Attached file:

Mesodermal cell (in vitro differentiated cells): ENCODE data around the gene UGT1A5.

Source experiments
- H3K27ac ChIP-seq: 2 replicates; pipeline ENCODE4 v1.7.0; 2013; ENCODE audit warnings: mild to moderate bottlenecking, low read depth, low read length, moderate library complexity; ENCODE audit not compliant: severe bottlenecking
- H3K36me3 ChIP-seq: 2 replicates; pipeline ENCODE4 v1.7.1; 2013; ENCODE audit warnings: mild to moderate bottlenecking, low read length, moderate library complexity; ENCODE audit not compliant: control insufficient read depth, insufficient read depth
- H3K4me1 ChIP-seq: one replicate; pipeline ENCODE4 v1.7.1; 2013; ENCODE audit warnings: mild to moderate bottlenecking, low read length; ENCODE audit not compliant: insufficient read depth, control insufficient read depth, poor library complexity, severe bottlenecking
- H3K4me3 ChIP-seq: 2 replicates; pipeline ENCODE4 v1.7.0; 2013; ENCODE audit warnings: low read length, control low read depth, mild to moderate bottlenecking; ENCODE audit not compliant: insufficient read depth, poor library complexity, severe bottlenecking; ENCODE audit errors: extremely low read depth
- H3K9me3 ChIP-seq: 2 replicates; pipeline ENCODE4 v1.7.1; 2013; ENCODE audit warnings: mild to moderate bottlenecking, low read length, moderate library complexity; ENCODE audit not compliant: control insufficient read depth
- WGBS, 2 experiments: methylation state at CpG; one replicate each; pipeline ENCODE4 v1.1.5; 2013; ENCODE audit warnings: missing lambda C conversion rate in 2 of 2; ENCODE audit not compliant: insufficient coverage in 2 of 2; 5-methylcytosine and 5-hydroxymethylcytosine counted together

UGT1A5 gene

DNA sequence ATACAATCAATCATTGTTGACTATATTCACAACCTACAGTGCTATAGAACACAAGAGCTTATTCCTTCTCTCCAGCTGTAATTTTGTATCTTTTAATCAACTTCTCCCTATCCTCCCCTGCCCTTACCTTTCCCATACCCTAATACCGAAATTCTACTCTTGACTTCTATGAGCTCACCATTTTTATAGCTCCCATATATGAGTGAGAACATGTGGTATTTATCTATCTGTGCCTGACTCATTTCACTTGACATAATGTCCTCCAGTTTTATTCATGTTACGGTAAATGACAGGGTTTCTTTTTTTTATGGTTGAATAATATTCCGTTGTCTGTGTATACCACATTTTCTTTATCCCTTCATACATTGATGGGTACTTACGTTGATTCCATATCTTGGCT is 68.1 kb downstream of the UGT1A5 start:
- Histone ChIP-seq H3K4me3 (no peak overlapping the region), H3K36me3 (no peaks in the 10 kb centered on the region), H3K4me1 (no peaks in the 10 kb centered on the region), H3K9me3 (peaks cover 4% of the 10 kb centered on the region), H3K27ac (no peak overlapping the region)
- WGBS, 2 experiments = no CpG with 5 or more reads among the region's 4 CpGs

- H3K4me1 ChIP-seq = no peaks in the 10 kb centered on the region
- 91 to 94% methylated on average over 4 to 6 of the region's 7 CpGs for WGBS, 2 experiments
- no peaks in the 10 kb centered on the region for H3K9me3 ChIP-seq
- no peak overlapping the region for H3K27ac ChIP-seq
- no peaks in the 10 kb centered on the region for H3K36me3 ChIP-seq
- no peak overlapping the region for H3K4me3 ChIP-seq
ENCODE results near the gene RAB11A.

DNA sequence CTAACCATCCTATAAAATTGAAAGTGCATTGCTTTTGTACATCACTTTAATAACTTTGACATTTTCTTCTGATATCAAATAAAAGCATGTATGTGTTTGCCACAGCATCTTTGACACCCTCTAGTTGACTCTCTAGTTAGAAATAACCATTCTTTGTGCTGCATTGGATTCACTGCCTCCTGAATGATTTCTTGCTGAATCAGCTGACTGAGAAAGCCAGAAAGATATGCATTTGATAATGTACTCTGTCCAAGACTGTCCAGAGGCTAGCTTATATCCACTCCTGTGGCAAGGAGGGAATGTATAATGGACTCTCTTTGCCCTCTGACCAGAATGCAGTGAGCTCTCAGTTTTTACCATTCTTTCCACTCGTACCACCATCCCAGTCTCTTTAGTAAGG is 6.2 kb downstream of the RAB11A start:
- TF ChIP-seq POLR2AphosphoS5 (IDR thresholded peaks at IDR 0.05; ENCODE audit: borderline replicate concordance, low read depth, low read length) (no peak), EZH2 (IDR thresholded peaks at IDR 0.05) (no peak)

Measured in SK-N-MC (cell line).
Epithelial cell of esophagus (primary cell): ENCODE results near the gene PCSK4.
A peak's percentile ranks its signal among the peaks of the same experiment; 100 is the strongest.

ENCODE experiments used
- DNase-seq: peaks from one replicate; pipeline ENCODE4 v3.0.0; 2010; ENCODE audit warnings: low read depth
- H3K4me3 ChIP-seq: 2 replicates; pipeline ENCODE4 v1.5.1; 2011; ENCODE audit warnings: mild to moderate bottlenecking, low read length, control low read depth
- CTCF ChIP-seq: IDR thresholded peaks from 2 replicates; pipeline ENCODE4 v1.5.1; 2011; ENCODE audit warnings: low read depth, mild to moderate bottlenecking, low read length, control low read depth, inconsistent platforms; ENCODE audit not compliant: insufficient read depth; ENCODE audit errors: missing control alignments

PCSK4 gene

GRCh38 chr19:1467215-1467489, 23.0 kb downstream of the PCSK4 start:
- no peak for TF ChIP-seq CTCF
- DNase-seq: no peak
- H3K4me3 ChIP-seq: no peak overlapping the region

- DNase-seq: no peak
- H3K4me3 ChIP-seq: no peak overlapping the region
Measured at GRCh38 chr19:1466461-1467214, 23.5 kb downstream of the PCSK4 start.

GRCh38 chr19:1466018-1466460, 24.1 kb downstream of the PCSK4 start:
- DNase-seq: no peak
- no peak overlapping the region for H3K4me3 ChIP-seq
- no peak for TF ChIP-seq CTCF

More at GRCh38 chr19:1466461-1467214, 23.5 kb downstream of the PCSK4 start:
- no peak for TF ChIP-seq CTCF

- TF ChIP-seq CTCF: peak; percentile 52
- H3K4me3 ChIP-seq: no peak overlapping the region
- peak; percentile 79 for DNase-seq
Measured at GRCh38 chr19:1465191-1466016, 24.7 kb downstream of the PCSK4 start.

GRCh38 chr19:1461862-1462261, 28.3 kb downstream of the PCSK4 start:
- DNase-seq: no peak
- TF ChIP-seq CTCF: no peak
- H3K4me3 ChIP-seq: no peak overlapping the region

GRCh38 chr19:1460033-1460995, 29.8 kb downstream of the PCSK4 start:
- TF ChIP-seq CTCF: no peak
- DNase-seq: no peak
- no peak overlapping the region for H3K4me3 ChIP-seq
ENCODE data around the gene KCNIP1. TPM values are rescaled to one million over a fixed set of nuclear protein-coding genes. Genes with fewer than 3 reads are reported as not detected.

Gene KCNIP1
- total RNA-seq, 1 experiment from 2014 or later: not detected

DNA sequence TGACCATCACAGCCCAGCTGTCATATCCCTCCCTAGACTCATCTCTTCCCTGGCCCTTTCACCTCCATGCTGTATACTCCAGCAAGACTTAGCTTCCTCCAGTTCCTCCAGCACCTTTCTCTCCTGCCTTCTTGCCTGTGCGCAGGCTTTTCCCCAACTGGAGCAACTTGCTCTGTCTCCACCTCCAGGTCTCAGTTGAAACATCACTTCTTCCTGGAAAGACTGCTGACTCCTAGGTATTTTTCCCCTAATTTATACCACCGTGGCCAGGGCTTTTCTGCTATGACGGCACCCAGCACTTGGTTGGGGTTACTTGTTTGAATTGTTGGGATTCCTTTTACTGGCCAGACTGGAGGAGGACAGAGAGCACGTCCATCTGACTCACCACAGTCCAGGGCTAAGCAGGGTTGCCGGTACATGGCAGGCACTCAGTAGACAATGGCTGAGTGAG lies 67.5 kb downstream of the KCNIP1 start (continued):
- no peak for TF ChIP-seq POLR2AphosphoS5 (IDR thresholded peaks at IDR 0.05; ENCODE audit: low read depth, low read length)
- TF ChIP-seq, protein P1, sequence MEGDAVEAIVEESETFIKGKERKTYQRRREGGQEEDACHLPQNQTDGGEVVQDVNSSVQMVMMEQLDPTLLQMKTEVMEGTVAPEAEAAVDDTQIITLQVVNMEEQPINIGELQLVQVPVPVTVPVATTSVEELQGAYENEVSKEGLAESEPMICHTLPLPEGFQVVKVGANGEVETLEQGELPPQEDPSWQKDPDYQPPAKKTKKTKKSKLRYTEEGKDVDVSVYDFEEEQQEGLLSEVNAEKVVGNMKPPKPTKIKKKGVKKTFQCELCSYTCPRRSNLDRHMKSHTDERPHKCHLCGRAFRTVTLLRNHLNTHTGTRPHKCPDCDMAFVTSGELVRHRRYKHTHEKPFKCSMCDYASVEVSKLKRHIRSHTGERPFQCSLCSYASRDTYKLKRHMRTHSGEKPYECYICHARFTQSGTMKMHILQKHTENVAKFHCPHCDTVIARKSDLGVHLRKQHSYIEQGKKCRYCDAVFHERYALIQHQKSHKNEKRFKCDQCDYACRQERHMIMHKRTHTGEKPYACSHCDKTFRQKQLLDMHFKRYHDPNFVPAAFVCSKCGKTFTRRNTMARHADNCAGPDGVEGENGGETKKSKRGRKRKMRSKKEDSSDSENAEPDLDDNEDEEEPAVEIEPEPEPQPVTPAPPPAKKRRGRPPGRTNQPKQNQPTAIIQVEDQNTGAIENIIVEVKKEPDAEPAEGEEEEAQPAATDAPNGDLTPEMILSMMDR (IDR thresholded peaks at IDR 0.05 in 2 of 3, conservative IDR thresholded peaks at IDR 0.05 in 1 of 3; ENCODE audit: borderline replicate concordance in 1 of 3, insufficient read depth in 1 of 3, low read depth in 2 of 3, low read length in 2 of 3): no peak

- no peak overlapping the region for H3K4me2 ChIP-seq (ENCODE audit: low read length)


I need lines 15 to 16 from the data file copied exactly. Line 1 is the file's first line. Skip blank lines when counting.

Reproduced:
- no peaks in the 10 kb centered on the region for H3K9me3 ChIP-seq
- no peak overlapping the region for H3K27ac ChIP-seq